The Kills Get Bigger (But Not Necessarily Cleaner) | Bleader

The Kills Get Bigger (But Not Necessarily Cleaner)



The Kills
  • The Kills
Last month the Kills released Blood Pressures (Domino), their first new album in three years. Singer Alison Mosshart has been busy fronting the Dead Weather and multi-instrumentalist Jamie Hince has been hanging out with fiance Kate Moss, but in 2010 they once again decamped to Benton Harbor, Michigan, to work with engineers Bill Skibbe and Jessica Ruffins at the Key Club.

The new record expands the duo's instrumental palette, with piano and Mellotron fleshing out the arrangements and relatively elaborate vocal harmonies adding depth. At times the Kills replace their usual scuzzy postpunk minimalism with sanguine tunes that veer close to mainstream rock, like the torchy piano ballad "The Last Goodbye" or the plush, Blondie-like "Baby Says"; the drums are bigger and more sonically complex, and Mosshart's voice has never sounded fuller, more controlled, or more dramatic. In the video below Hince says the band wrote the songs on an acoustic guitar this time out—as opposed to building tunes from noises and rhythms—which probably explains the more conventional structures. But Hince's guitar remains gutbucket raw, and he uses it to create noise and texture far more than he does to carve out classic-rock riffs—I enjoy hearing it emerge from these more polished performances. The Kills aren't reinventing the wheel here (they're not really even reinventing their own wheel), but that's not the only way to make a good album.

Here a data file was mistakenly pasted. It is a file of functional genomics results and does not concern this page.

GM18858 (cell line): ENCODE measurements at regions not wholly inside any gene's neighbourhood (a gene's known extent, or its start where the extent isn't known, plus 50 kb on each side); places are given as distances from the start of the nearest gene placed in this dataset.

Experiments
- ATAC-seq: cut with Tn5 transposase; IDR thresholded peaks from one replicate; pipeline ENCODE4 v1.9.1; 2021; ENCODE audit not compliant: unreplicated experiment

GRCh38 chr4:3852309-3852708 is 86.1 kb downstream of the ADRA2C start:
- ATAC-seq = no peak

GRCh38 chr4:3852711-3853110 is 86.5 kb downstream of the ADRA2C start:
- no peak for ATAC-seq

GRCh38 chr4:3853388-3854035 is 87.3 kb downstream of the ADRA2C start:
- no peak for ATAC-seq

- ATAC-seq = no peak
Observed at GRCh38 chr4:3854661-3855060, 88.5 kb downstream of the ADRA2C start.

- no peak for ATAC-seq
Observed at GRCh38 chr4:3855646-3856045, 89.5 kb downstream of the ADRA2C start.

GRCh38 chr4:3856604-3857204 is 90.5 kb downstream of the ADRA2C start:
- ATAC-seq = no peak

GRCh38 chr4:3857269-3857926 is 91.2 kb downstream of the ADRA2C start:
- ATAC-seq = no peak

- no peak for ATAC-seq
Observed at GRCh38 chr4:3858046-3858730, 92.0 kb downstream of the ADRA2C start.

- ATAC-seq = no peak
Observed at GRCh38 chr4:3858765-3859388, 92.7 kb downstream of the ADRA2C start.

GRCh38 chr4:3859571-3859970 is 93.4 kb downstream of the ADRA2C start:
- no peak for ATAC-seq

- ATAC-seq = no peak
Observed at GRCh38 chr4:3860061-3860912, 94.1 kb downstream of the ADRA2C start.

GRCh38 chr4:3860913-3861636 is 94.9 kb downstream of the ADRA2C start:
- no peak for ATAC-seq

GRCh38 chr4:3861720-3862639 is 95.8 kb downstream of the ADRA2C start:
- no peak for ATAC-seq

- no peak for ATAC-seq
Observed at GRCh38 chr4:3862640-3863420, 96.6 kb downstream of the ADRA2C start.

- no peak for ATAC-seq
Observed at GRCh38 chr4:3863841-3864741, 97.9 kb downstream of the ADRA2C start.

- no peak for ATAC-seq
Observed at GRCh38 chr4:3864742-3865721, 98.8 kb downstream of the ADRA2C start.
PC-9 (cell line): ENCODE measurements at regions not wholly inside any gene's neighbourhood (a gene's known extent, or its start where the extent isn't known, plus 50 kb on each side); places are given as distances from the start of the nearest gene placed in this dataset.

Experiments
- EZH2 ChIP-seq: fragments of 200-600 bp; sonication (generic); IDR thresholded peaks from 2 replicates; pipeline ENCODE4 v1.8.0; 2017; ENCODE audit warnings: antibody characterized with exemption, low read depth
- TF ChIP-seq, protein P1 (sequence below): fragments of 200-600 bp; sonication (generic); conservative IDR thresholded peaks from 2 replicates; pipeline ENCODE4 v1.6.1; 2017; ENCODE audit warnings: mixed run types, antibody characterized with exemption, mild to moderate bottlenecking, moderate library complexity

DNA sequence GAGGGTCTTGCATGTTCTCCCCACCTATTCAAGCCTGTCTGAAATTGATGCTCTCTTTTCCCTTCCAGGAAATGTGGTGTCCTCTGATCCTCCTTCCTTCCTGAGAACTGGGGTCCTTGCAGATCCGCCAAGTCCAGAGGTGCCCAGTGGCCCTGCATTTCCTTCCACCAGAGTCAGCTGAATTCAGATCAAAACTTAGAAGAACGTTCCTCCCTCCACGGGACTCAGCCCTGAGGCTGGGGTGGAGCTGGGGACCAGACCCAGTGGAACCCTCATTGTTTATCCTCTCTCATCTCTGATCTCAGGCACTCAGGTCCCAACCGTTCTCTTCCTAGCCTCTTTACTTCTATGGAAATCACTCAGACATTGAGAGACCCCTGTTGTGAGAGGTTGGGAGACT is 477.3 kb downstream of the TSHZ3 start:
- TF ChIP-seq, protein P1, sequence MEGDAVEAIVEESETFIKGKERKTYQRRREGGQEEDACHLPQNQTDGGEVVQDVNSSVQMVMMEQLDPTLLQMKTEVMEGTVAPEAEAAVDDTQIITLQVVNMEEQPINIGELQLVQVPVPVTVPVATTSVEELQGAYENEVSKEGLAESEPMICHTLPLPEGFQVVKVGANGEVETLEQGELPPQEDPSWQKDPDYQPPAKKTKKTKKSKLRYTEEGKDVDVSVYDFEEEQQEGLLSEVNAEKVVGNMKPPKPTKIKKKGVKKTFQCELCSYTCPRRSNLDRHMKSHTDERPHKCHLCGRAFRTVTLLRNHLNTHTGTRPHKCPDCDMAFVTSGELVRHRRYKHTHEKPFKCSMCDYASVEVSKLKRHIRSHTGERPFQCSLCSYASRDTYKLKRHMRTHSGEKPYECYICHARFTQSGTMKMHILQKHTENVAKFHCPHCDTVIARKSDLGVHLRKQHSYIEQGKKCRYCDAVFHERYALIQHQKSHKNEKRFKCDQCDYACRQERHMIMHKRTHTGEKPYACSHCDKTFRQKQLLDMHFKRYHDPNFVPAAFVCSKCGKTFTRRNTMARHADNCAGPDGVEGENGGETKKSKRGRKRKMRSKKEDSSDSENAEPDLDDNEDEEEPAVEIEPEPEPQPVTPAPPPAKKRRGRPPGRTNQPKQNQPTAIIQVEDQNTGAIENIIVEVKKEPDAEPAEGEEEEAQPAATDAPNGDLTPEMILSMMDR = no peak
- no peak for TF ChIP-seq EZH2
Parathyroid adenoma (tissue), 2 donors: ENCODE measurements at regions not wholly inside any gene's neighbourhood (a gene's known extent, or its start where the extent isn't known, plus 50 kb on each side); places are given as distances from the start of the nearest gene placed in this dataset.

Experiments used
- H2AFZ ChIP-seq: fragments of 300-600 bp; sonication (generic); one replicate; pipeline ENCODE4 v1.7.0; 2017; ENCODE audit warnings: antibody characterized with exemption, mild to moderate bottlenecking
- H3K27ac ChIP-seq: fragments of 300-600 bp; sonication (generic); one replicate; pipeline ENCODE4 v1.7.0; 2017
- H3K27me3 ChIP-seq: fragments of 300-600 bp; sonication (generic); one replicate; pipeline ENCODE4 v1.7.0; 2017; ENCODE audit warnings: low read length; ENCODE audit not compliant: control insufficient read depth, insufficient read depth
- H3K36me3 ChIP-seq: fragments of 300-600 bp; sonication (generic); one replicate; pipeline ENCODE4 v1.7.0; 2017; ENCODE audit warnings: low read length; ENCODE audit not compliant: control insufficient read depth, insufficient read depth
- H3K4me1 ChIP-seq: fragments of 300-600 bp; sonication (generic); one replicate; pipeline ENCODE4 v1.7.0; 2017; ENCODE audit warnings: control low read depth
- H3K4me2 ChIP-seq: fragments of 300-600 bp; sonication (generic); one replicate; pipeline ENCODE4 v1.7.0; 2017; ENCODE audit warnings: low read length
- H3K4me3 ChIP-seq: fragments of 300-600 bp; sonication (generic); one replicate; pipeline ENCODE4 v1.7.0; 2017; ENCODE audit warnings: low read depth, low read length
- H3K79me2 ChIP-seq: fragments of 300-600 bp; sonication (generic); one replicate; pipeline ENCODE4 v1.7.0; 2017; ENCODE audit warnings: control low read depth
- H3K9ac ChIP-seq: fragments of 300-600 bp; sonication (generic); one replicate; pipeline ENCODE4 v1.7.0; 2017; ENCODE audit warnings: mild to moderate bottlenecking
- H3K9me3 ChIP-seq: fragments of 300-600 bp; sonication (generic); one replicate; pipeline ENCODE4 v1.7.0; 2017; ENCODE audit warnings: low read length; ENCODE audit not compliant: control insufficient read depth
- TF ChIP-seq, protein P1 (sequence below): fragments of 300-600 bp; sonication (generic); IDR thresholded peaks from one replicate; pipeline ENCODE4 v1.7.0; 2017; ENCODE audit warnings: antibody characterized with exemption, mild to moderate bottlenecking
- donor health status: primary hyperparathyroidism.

The Kills headline the Vic on Wednesday night.

photo: Shawn Brackbill

Today's playlist:

Big John Hamilton, How Much Can a Man Take (Sundazed)
Brian Carpenter's Ghost Train Orchestra, Hothouse Stomp: The Music of 1920s Chicago and Harlem (Accurate)
Laurie Anderson, Homeland (Nonesuch)
Michael Jaeger's Kerouac, Outdoors (Intakt)
Huun-Huur-Tu, Ancestors Call (World Village)